Feline leukemia virus (FeLV) is a disease that impairs the cat’s immune system and causes certain types of cancer. This virus is responsible for a majority of deaths in household cats, affecting all breeds. Males are more likely to contract the infection than females, and it is usually seen between the ages of one to six years old.
The name stems from the fact that the first disease associated with the virus was a form of leukemia. By the time it was discovered that the virus was not the same as leukemia, the misnomer had already found its way into the vocabulary of pet owners.
In the United States, approximately 2 to 3% of all cats are infected with FeLV. Rates rise significantly—13% or more—in cats that are ill, very young, or otherwise at high risk of infection. Kittens are much more susceptible to infection than are adult cats, but they develop an increasing resistance to FeLV infection as they mature.
Transmission of FeLV is mainly via saliva during aggressive behaviors (fighting/biting) or exchange of bodily fluids (sexual contact/mating behavior). Friendly behaviors, such as sharing feeding bowls, water, bedding, or mutual grooming is believed to provide low risk of transmission. Transmission can also take place from an infected mother cat to her kittens, either before they are born or while they are nursing.
The disease has a wide range of effects. The cat can fight off the infection and become totally immune, can become a healthy carrier that never gets sick itself but can infect other cats, or a mid-level case in which the cat has a compromised immune system.
Feline leukemia virus adversely affects the cat’s body in many ways. It is the most common cause of cancer in cats, it may cause various blood disorders, and it may lead to a state of immune deficiency that hinders the cat’s ability to protect itself against other infections. The same bacteria, viruses, protozoa, and fungi that may be found in the everyday environment—where they usually do not affect healthy animals—can cause severe illness in those with weakened immune systems. These secondary infections are responsible for many of the diseases associated with FeLV.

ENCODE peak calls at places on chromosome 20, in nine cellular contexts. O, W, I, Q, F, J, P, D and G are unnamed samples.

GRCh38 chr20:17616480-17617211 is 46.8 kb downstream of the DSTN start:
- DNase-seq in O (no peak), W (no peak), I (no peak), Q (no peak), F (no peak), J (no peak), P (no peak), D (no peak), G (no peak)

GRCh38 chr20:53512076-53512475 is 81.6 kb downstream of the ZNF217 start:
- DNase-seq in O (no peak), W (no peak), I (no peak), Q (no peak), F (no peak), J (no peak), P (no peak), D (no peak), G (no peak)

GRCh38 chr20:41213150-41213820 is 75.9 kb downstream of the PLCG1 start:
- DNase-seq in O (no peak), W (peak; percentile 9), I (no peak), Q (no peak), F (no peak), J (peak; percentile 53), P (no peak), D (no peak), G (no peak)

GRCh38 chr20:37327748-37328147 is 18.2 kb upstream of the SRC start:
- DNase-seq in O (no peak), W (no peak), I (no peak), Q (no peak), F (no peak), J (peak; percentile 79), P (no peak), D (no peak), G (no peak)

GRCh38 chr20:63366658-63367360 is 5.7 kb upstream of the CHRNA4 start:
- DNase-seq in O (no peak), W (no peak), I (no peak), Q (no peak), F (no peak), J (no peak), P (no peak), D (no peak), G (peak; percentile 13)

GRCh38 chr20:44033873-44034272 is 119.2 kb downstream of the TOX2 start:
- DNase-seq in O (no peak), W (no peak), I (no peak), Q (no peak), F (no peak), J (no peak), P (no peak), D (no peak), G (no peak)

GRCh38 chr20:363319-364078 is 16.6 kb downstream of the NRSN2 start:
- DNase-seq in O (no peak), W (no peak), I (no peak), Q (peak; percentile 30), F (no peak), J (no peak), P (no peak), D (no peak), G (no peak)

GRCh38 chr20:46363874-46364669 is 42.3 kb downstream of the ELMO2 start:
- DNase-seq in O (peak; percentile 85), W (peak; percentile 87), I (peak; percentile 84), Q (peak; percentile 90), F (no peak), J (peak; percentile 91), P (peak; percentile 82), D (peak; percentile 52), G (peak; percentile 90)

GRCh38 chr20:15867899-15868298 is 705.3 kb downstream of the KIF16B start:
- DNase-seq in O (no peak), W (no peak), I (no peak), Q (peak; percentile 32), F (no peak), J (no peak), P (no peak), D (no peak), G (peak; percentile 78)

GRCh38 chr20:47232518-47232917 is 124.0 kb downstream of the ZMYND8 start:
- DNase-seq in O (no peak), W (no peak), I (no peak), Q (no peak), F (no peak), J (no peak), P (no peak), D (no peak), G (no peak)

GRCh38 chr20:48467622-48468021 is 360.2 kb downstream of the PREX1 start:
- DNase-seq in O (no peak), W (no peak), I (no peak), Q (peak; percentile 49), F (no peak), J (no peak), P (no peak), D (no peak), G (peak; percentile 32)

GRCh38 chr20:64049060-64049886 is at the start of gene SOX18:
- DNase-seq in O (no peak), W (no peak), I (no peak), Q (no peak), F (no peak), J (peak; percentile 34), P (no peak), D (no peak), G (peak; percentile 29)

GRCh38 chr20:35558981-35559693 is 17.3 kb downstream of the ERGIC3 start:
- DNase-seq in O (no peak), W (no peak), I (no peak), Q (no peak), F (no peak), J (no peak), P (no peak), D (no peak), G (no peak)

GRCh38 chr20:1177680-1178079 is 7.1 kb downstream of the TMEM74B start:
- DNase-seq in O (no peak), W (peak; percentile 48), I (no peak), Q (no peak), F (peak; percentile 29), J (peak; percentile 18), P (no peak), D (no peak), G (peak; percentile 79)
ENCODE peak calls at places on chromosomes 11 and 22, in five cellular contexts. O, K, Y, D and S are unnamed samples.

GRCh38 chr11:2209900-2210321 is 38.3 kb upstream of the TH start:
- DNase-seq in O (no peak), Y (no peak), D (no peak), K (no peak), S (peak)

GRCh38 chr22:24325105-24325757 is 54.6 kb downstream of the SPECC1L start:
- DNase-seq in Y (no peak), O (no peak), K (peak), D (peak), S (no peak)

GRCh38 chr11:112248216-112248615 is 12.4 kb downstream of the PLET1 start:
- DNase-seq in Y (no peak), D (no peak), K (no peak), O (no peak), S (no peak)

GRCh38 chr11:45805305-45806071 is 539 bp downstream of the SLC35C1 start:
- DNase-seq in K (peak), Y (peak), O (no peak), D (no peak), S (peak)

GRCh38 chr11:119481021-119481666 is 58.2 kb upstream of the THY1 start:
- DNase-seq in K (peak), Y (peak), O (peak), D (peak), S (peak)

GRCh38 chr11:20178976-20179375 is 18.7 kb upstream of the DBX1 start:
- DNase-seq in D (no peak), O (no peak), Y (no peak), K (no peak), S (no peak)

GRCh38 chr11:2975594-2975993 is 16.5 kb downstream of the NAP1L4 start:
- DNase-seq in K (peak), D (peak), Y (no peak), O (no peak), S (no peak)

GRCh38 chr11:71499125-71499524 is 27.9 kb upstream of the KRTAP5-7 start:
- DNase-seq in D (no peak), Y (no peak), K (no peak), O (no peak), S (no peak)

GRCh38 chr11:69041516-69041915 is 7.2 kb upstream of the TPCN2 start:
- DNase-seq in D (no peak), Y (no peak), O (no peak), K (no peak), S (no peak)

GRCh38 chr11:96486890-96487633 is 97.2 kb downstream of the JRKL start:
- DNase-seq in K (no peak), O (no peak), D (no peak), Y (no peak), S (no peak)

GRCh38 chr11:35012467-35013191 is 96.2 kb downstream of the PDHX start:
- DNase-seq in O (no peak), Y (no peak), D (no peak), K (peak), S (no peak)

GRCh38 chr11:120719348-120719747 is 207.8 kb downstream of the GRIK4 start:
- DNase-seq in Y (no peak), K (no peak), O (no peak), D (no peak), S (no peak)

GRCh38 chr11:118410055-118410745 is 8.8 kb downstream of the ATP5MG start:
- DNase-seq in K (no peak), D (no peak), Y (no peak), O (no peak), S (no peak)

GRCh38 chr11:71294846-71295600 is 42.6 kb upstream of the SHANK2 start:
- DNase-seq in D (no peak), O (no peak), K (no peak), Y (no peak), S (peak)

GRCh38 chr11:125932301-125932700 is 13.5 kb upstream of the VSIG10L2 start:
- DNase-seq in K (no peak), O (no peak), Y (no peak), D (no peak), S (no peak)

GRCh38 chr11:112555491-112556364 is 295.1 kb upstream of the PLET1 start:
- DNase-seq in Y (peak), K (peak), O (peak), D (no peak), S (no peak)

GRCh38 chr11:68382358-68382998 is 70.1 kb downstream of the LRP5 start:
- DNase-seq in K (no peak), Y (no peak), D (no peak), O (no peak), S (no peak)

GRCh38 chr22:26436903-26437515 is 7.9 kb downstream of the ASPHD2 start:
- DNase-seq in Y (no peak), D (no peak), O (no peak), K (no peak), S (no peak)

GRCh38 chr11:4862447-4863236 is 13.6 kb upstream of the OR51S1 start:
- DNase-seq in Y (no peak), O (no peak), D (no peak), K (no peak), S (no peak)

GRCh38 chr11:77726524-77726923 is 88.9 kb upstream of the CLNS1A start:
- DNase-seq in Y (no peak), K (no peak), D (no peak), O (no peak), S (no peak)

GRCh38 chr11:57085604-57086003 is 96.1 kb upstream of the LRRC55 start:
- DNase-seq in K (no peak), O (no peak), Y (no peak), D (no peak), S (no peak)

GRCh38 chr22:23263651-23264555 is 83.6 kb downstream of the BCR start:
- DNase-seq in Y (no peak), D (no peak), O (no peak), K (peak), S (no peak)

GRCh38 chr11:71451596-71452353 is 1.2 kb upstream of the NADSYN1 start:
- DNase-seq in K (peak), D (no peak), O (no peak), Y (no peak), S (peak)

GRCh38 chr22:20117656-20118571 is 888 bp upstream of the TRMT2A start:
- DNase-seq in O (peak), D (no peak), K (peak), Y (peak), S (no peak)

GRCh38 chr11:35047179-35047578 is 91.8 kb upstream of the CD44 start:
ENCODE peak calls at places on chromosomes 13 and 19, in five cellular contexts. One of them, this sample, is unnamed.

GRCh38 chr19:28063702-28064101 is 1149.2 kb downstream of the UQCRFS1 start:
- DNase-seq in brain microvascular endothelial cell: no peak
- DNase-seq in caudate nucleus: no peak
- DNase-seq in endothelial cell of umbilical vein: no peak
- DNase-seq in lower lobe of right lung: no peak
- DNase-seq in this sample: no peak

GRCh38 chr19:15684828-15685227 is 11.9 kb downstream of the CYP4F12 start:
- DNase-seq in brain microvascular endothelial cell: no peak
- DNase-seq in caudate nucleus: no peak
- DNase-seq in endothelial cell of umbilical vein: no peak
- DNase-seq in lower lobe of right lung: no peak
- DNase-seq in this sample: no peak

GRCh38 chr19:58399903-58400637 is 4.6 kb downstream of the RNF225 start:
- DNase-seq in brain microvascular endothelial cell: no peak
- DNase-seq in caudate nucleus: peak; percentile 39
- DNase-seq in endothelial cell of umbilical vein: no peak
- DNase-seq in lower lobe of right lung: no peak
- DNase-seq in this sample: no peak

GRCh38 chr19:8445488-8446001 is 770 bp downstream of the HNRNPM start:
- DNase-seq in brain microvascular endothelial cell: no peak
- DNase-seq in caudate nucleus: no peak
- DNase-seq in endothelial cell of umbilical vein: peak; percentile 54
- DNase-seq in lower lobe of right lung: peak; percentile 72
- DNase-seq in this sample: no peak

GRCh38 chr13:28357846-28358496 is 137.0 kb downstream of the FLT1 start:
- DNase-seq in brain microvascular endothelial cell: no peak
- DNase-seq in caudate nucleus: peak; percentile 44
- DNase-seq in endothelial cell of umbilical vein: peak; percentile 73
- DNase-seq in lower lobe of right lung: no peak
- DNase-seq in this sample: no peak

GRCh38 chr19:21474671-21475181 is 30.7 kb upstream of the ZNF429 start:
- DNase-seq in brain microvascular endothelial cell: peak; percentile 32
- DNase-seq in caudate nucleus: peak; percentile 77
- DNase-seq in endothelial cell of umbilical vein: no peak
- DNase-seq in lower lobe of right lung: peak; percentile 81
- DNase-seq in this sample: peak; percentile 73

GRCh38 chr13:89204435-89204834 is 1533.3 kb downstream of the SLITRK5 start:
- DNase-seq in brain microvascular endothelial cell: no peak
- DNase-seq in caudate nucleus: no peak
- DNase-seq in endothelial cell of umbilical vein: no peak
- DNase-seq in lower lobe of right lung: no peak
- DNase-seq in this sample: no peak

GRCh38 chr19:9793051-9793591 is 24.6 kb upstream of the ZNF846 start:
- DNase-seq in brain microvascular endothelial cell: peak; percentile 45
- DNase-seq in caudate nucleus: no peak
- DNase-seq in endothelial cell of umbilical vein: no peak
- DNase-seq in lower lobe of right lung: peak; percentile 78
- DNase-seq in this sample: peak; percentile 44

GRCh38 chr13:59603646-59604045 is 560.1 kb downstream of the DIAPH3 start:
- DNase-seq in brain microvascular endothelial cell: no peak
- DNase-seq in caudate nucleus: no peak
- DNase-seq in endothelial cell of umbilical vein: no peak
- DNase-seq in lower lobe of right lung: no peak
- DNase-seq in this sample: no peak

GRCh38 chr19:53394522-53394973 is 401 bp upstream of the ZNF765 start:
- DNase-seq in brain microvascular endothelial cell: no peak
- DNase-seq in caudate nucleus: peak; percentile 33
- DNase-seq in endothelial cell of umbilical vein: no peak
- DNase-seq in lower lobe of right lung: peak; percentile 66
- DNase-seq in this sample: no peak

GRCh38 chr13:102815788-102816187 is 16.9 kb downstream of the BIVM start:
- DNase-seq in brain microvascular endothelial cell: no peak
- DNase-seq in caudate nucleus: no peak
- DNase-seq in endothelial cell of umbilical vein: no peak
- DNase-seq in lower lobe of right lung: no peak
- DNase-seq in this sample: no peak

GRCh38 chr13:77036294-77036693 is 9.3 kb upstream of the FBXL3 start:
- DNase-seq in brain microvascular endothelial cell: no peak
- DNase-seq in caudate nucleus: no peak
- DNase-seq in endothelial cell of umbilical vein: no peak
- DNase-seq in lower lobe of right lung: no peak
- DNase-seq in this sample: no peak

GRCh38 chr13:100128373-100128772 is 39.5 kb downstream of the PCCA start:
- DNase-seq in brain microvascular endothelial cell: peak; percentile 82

There are two different stages of infection:
- Primary viremia, an early stage of virus infection. During this stage some cats are able to mount an effective immune response, eliminate the virus from the bloodstream, and halt progression to the secondary viremia stage.
- Secondary viremia, a later stage characterized by persistent infection of the bone marrow and other tissue. If FeLV infection progresses to this stage it has passed a point of no return: the overwhelming majority of cats with secondary viremia will be infected for the remainder of their lives.
During the early stages of infection, it is common for cats to exhibit no signs of disease at all. However, over time—weeks, months, or even years—the cat’s health may progressively deteriorate or be characterized by recurrent illness interspersed with periods of relative health.
The signs and symptoms of infection are quite varied and include loss of appetite, poor coat condition, anisocoria (uneven pupils), infections of the skin, bladder and respiratory tract, oral disease, seizures, lymphadenopathy (swollen lymph nodes), skin lesions, fatigue, fever, weight loss, stomatitis, gingivitis, litter box avoidance, pancytopenia, recurring bacterial and viral illnesses, anemia, diarrhea, and jaundice.